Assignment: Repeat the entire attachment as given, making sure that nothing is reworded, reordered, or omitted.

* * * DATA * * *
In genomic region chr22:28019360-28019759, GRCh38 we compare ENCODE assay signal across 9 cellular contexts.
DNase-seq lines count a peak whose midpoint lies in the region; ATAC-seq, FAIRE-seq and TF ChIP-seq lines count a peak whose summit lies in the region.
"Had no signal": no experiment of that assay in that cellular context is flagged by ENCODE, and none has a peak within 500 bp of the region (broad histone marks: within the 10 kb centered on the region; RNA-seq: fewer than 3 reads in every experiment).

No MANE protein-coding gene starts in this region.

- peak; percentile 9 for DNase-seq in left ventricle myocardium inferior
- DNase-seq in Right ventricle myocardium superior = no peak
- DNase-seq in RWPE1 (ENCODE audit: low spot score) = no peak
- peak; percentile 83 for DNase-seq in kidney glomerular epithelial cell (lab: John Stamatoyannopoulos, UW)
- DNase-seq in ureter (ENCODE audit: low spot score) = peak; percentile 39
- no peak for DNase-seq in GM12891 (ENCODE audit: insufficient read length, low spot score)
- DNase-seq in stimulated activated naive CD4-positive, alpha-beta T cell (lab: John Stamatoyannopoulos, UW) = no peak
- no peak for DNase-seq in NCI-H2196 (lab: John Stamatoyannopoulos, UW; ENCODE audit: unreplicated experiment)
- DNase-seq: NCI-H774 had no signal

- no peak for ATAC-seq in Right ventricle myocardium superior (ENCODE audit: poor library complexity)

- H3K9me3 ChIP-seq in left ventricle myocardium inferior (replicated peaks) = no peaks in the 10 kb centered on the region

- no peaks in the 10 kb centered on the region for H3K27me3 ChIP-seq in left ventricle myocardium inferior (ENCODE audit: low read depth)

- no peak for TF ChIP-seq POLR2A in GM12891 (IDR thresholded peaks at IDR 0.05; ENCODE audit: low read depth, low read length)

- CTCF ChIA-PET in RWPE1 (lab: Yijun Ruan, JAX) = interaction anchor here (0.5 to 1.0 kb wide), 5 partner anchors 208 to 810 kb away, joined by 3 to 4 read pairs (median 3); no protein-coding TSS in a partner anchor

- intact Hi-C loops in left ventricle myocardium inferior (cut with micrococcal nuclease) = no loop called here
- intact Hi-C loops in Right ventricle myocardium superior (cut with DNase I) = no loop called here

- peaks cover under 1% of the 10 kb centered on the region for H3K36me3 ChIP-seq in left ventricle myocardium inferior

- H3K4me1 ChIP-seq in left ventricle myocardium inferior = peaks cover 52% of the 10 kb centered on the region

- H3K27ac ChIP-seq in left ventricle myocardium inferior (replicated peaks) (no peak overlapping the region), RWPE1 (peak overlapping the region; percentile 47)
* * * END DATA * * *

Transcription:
In genomic region chr22:28019360-28019759, GRCh38 we compare ENCODE assay signal across 9 cellular contexts.
DNase-seq lines count a peak whose midpoint lies in the region; ATAC-seq, FAIRE-seq and TF ChIP-seq lines count a peak whose summit lies in the region.
"Had no signal": no experiment of that assay in that cellular context is flagged by ENCODE, and none has a peak within 500 bp of the region (broad histone marks: within the 10 kb centered on the region; RNA-seq: fewer than 3 reads in every experiment).

No MANE protein-coding gene starts in this region.

- peak; percentile 9 for DNase-seq in left ventricle myocardium inferior
- DNase-seq in Right ventricle myocardium superior = no peak
- DNase-seq in RWPE1 (ENCODE audit: low spot score) = no peak
- peak; percentile 83 for DNase-seq in kidney glomerular epithelial cell (lab: John Stamatoyannopoulos, UW)
- DNase-seq in ureter (ENCODE audit: low spot score) = peak; percentile 39
- no peak for DNase-seq in GM12891 (ENCODE audit: insufficient read length, low spot score)
- DNase-seq in stimulated activated naive CD4-positive, alpha-beta T cell (lab: John Stamatoyannopoulos, UW) = no peak
- no peak for DNase-seq in NCI-H2196 (lab: John Stamatoyannopoulos, UW; ENCODE audit: unreplicated experiment)
- DNase-seq: NCI-H774 had no signal

- no peak for ATAC-seq in Right ventricle myocardium superior (ENCODE audit: poor library complexity)

- H3K9me3 ChIP-seq in left ventricle myocardium inferior (replicated peaks) = no peaks in the 10 kb centered on the region

- no peaks in the 10 kb centered on the region for H3K27me3 ChIP-seq in left ventricle myocardium inferior (ENCODE audit: low read depth)

- no peak for TF ChIP-seq POLR2A in GM12891 (IDR thresholded peaks at IDR 0.05; ENCODE audit: low read depth, low read length)

- CTCF ChIA-PET in RWPE1 (lab: Yijun Ruan, JAX) = interaction anchor here (0.5 to 1.0 kb wide), 5 partner anchors 208 to 810 kb away, joined by 3 to 4 read pairs (median 3); no protein-coding TSS in a partner anchor

- intact Hi-C loops in left ventricle myocardium inferior (cut with micrococcal nuclease) = no loop called here
- intact Hi-C loops in Right ventricle myocardium superior (cut with DNase I) = no loop called here

- peaks cover under 1% of the 10 kb centered on the region for H3K36me3 ChIP-seq in left ventricle myocardium inferior

- H3K4me1 ChIP-seq in left ventricle myocardium inferior = peaks cover 52% of the 10 kb centered on the region

- H3K27ac ChIP-seq in left ventricle myocardium inferior (replicated peaks) (no peak overlapping the region), RWPE1 (peak overlapping the region; percentile 47)